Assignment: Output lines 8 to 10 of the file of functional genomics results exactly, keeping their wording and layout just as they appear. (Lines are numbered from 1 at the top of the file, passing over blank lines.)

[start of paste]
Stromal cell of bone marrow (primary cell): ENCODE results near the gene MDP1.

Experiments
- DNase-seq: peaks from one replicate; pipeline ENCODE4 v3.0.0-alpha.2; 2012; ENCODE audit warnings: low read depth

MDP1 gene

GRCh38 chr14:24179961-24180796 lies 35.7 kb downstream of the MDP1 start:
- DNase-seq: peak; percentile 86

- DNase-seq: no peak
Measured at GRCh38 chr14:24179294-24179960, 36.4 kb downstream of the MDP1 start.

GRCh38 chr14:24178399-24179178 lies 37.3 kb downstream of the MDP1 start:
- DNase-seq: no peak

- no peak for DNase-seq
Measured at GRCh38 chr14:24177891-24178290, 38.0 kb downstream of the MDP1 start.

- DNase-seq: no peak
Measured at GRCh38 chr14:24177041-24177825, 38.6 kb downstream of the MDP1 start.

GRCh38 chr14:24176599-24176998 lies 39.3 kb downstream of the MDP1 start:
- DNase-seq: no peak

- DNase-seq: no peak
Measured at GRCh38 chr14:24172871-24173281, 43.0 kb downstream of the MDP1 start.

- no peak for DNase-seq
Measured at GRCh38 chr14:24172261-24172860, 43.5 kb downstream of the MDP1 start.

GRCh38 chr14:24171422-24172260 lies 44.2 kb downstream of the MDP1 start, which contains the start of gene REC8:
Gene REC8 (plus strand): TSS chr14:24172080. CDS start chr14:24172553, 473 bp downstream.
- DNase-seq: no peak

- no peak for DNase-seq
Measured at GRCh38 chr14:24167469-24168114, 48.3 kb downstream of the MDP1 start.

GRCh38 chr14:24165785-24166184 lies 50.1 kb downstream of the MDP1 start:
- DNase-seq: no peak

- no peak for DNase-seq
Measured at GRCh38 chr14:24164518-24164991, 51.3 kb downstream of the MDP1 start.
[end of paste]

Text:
Measured at GRCh38 chr14:24179294-24179960, 36.4 kb downstream of the MDP1 start.

GRCh38 chr14:24178399-24179178 lies 37.3 kb downstream of the MDP1 start:
- DNase-seq: no peak